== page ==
Leaving the western alliance – Part II

Blog No. 193. 

Cecil Rhodes -a man with much to answer for.

This blog assumes that the reader has first read Part I. https://khakispecs.com/leaving-the-western-alliance-part-1/

Previous blogs have referred to the crises facing all humanity: pandemics; environmental collapse; climate change; high-tech nuclear war. None of these can be effectively addressed while the institutions of global governance are in their current state of anarchy. A major event on the road to this anarchy and the current sorry state of global affairs has been the idea of Anglo-Saxon world domination, as articulated by Cecil Rhodes in the late nineteenth century. This took wings with his secret Society of the Elite. The Secret Elite Aspects of this review are arguable – but it at least gives an indication of the penetration and continuance of Rhodes’s Society

The American and British elites of the imperialist, Anglo-Saxon alliance have never got over the nineteenth century generated delusion that they are the privileged possessors of a racial and cultural superiority that gives them entitlement to dominion over the rest of humanity. Unsurprisingly, Britain’s predominantly Anglo dominions, Canada, Australia and New Zealand inherited, to greater or lesser extent, much of the same meme.  After WWII, as Britain’s power declined, the USA took over leadership of the group. This, now deeply-entrenched attitude, makes the USA, reluctant to join in cooperation with other nations, other than on its own terms. If it is not deciding on what international law should be, it does not feel obliged to abide by it.

The Anglo group attached to the USA and UK, has given solid form to its alliance through multiple institutions of which membership of one, the Five Eyes electronic spying network, controlled by the USA’s and Britain’s secret intelligence agencies, is limited to the group and has the power to ensure the loyalty of its members. As democratic governments and politicians come and go, the secret intelligence agencies, habituated to acting outside the law and with impunity, are permanently in place. They having been created without democratic process, are largely outside democratic control. Careful observation, gives the impression that Anglosphere governments have become dogs liable to being wagged by their intelligence tail.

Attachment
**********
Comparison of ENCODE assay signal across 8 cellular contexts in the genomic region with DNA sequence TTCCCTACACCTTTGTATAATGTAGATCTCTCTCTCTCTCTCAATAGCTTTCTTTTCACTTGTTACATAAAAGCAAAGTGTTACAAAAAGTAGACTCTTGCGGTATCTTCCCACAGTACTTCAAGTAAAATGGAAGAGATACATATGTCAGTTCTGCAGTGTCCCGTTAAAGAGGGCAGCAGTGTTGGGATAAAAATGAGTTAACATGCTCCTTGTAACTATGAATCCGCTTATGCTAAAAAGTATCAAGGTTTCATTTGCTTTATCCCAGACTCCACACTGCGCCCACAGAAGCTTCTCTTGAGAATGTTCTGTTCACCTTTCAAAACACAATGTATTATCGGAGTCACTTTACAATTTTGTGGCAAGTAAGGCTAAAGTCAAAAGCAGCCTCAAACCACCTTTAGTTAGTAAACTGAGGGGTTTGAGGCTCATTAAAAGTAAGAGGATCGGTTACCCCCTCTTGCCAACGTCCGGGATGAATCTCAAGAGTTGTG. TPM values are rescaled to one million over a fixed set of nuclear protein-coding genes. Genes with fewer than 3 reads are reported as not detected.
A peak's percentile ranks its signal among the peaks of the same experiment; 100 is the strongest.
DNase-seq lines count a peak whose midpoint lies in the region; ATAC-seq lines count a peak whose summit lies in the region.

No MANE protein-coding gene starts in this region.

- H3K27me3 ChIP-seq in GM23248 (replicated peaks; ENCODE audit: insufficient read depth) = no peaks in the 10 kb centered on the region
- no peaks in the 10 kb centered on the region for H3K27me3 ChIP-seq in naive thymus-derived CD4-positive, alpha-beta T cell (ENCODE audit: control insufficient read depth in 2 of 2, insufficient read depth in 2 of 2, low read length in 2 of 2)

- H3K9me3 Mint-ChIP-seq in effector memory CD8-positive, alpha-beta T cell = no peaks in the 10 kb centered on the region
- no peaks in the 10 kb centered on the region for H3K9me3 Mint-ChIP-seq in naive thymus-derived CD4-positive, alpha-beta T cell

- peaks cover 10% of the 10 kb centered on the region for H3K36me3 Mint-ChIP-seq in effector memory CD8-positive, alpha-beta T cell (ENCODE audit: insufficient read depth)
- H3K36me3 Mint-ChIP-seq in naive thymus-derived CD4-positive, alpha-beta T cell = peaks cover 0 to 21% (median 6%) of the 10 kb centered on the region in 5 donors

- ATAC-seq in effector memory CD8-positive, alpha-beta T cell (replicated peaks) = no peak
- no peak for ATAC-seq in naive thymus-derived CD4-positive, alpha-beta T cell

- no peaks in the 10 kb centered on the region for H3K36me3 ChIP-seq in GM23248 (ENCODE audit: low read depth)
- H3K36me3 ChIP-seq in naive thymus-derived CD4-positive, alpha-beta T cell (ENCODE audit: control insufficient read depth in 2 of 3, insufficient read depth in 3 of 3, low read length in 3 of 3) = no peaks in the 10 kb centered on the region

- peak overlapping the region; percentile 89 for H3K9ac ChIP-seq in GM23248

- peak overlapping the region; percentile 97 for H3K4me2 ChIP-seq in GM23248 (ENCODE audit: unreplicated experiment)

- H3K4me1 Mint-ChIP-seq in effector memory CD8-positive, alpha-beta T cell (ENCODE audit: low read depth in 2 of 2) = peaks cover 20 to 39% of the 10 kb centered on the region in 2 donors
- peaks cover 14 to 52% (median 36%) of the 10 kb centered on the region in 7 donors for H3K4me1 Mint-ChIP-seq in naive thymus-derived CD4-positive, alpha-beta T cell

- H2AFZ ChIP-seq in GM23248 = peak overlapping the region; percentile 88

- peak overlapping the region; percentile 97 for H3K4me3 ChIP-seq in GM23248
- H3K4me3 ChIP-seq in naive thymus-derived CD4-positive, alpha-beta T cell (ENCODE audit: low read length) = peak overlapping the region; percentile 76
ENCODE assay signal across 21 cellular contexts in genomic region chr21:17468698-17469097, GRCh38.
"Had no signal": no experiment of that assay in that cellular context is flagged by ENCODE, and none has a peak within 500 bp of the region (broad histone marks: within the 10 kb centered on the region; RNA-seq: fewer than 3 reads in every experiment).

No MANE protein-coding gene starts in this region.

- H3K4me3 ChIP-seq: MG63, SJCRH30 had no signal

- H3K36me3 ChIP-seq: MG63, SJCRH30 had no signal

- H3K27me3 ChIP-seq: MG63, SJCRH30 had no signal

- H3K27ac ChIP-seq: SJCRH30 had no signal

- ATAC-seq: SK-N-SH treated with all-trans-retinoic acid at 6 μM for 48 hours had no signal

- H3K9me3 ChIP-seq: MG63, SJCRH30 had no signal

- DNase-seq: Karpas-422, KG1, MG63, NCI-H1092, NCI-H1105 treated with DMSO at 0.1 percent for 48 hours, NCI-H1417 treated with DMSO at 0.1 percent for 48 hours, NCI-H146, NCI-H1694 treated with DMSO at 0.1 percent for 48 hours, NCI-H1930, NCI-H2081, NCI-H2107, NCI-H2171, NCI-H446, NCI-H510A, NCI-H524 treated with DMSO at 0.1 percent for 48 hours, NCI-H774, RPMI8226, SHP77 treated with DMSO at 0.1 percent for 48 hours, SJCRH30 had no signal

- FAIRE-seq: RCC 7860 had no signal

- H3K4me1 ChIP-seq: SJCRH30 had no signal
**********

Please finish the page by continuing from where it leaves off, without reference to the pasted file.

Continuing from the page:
The USA, having dominated the world, both militarily and economically since the collapse of the USSR at the end of the 1980’s, has now encountered a serious obstacle placed in the centre of what it had assumed was a clear home-run in its bid for global pre-eminence. The Russia that rose from the ashes of the USSR was initially subdued and pliant while it was being laid waste by western business interests. However, such pliancy was not Russia’s default setting. As it regrouped under Putin, it encountered the full hostility of a USA alliance, disappointed at being so deprived of its rightful prey.

At the same time, it was dawning on the USA that once the Chinese had acquired a system of government that could coordinate its vast and industrious nation’s efforts, it too would be able to refuse a subservient position in the global hierarchy. The simultaneous, US-led western hostility to both nations, has forced them into an apparently impregnable military alliance. As President Trump and America’s allies seem about to discover, Western attempts to limit China’s burgeoning economic and technological growth can only be achieved at high, possibly intolerable, cost of damage to their own economies.